A biophilia workshop is a Beauty Petal requirement.
Living Building Challenge Certification Pathways
The Living Building Challenge offers many certification pathways. Each petal is divided into separate imperatives or strategies with a total of 20 imperatives. Depending on the imperatives achieved, a project can earn one of five certifications.
Zero Carbon Certification
The Zero Carbon Certification is for projects focused on addressing climate change through energy and materials. The certification requires owners to offset 100% of their operational energy through on or off-site renewable energy.
It also requires a targeted energy efficiency level and a reduction in the embodied carbon of the project’s primary materials.
Zero Energy Certification
Zero energy certifications are projects that achieve zero energy use through on-site renewable energy production. Certified projects must meet 100% of their net annual energy needs through on-site renewable energy.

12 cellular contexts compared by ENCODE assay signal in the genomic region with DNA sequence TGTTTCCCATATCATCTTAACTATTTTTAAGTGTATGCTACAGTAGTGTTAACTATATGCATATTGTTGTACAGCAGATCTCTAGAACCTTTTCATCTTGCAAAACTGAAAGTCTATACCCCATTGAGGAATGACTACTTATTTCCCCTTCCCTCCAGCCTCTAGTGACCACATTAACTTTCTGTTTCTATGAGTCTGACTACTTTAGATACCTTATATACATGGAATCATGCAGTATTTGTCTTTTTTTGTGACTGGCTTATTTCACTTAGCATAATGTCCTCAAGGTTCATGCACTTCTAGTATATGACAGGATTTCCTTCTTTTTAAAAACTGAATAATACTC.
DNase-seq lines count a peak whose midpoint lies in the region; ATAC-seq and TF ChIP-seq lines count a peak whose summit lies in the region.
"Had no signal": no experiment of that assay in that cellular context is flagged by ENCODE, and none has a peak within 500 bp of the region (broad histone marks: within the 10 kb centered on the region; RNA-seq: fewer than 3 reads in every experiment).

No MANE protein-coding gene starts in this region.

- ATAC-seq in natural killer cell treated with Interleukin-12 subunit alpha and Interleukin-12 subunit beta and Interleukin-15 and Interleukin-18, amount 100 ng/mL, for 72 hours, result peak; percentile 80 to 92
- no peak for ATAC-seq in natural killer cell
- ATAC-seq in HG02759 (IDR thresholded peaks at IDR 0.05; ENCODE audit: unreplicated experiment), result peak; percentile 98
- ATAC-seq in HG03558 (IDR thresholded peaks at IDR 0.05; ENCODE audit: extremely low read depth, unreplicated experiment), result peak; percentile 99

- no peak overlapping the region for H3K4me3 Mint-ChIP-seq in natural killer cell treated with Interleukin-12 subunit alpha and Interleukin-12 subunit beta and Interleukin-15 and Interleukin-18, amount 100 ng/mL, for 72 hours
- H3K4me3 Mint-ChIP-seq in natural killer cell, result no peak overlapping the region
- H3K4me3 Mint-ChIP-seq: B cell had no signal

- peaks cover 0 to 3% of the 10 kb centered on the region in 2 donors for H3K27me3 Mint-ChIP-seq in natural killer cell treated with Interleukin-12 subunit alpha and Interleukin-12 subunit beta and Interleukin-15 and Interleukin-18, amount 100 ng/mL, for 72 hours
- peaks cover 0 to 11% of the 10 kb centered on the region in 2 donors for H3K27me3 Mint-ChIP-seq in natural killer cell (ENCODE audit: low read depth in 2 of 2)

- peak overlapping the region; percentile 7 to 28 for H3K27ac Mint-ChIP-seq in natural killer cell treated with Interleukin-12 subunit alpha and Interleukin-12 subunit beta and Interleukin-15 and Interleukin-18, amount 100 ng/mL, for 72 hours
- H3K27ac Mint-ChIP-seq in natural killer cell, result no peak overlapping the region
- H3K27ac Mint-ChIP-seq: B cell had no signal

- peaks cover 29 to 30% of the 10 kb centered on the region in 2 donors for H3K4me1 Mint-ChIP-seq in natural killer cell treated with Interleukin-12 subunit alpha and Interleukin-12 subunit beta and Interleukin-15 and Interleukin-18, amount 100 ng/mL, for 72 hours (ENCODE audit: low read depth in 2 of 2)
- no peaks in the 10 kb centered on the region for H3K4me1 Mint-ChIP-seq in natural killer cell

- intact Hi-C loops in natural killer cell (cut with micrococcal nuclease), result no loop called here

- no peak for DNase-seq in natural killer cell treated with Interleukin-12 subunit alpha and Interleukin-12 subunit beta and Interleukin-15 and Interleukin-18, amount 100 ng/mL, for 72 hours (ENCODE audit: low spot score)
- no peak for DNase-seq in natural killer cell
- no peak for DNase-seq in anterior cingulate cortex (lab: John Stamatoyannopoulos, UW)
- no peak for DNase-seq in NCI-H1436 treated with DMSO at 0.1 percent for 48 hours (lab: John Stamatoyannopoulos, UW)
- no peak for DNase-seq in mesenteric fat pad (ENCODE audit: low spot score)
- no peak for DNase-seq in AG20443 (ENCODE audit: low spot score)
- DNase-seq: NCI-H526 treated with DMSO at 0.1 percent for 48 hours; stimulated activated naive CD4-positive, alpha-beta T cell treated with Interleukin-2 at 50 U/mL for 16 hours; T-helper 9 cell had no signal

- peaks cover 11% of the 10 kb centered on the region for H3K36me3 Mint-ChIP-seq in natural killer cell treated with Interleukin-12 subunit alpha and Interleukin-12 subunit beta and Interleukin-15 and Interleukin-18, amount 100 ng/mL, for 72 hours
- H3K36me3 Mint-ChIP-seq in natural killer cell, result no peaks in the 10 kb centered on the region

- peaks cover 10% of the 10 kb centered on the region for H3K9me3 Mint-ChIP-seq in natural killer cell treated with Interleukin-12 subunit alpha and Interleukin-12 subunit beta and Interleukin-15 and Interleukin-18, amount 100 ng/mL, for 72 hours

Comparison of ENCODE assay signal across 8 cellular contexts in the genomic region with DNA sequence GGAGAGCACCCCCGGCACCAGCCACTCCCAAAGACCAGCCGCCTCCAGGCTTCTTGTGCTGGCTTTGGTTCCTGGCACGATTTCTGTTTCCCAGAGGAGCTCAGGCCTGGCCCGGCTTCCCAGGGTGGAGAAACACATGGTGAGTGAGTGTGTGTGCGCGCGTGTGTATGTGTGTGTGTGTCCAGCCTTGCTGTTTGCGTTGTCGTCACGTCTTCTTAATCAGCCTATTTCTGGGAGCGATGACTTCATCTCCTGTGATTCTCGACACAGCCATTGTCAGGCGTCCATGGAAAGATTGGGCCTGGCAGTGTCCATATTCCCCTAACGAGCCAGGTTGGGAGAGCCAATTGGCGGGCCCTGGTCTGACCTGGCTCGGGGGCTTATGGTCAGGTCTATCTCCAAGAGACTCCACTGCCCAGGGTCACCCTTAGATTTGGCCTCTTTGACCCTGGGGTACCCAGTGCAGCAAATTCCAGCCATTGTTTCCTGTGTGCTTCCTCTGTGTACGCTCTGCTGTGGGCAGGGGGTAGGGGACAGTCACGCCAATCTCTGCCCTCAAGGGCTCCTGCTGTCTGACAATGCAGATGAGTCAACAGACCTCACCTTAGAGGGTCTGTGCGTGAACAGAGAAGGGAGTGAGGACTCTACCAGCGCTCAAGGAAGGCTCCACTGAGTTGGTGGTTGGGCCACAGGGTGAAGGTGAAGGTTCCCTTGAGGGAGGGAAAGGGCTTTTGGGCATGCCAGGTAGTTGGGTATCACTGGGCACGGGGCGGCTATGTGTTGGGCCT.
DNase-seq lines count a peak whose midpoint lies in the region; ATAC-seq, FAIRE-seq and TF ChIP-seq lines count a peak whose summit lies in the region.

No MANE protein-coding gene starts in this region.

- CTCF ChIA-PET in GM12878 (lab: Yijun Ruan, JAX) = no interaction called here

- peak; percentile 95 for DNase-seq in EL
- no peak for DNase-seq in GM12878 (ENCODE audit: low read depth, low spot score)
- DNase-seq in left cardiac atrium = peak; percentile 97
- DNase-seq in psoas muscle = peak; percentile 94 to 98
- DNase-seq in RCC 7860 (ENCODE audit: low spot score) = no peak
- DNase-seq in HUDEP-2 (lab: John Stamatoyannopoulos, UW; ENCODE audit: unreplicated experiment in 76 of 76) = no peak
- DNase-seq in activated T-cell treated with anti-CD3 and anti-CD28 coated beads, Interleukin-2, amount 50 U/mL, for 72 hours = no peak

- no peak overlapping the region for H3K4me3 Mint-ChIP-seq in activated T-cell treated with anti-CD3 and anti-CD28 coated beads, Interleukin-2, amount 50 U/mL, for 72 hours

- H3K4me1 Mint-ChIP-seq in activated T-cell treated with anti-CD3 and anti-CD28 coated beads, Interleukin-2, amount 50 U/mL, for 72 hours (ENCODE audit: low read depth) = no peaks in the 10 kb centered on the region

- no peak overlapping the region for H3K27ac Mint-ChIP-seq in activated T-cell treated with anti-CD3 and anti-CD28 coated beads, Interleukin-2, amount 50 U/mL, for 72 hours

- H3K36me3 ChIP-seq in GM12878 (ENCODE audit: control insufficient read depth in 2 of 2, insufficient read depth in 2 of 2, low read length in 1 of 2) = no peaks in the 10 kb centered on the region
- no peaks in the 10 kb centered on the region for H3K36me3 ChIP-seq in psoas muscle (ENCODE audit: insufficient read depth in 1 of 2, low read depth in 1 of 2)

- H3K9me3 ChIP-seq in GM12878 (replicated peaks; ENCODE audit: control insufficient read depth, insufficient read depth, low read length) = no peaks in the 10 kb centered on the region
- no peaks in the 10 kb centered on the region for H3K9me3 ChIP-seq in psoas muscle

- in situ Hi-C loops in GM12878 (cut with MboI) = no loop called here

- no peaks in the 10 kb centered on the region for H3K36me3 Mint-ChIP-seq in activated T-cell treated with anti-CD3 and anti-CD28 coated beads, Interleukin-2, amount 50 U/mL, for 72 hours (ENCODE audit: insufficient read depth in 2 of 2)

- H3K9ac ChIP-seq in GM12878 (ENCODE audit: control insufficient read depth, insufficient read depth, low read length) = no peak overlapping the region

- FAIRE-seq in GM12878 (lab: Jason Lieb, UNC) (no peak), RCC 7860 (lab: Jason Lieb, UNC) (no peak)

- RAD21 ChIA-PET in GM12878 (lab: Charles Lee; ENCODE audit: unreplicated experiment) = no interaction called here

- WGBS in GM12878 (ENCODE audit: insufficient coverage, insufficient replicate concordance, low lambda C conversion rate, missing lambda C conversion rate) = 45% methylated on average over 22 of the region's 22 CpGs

Core Green Building Certification
The Core Green Building Certification is for projects looking for a verifiable, holistic, and readily available approach to sustainable design.
Certified projects must meet the ten core imperatives of the petal framework. Projects must also verify performance for water and energy over twelve months.
The Petal Certification is for projects that dive deeper into one area of the petal framework.
Certified projects must meet all ten core imperatives and fulfill each imperative of either the Water, Energy, or Materials Petal.
The Living Certification is the highest Living Building Challenge certification. A certified project must achieve all 20 imperatives outlined in the petal program.
Requirements differ depending on the project typology. While new buildings must achieve all twenty imperatives, different approaches can be used on renovations, interior projects, and infrastructure projects.